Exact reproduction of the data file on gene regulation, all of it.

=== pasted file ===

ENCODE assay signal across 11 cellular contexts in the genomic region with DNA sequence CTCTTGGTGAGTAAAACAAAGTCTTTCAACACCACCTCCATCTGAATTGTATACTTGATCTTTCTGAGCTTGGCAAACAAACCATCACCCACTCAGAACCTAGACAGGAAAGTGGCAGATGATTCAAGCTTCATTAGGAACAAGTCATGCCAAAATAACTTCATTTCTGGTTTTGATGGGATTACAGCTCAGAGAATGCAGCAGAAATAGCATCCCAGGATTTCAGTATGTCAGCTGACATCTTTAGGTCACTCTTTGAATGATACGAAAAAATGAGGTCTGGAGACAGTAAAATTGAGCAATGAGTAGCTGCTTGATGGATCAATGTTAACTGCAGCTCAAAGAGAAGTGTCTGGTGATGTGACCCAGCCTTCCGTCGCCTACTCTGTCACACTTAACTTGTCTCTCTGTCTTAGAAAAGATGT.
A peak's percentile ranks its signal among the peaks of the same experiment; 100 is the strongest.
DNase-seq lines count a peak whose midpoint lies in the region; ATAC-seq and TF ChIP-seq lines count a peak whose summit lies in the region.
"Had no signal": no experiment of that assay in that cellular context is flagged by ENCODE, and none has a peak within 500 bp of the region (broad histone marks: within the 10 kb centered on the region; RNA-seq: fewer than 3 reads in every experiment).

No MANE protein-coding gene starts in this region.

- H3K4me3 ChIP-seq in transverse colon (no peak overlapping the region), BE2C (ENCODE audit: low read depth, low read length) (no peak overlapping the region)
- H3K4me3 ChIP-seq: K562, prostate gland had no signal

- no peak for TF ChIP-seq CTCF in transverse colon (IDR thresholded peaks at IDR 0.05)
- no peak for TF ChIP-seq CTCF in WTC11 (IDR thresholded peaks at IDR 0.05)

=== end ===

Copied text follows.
ENCODE assay signal across 11 cellular contexts in the genomic region with DNA sequence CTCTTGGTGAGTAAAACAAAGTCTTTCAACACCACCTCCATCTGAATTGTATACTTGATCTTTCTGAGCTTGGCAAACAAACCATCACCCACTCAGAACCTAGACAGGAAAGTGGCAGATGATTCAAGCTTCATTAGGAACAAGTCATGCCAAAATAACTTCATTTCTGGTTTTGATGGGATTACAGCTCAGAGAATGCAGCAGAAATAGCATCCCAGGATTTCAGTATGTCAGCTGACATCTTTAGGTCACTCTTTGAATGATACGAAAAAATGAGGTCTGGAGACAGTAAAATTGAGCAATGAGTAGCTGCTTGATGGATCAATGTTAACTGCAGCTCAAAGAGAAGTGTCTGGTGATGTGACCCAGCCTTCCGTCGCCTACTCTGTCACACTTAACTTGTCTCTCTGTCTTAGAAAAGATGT.
A peak's percentile ranks its signal among the peaks of the same experiment; 100 is the strongest.
DNase-seq lines count a peak whose midpoint lies in the region; ATAC-seq and TF ChIP-seq lines count a peak whose summit lies in the region.
"Had no signal": no experiment of that assay in that cellular context is flagged by ENCODE, and none has a peak within 500 bp of the region (broad histone marks: within the 10 kb centered on the region; RNA-seq: fewer than 3 reads in every experiment).

No MANE protein-coding gene starts in this region.

- H3K4me3 ChIP-seq in transverse colon (no peak overlapping the region), BE2C (ENCODE audit: low read depth, low read length) (no peak overlapping the region)
- H3K4me3 ChIP-seq: K562, prostate gland had no signal

- no peak for TF ChIP-seq CTCF in transverse colon (IDR thresholded peaks at IDR 0.05)
- no peak for TF ChIP-seq CTCF in WTC11 (IDR thresholded peaks at IDR 0.05)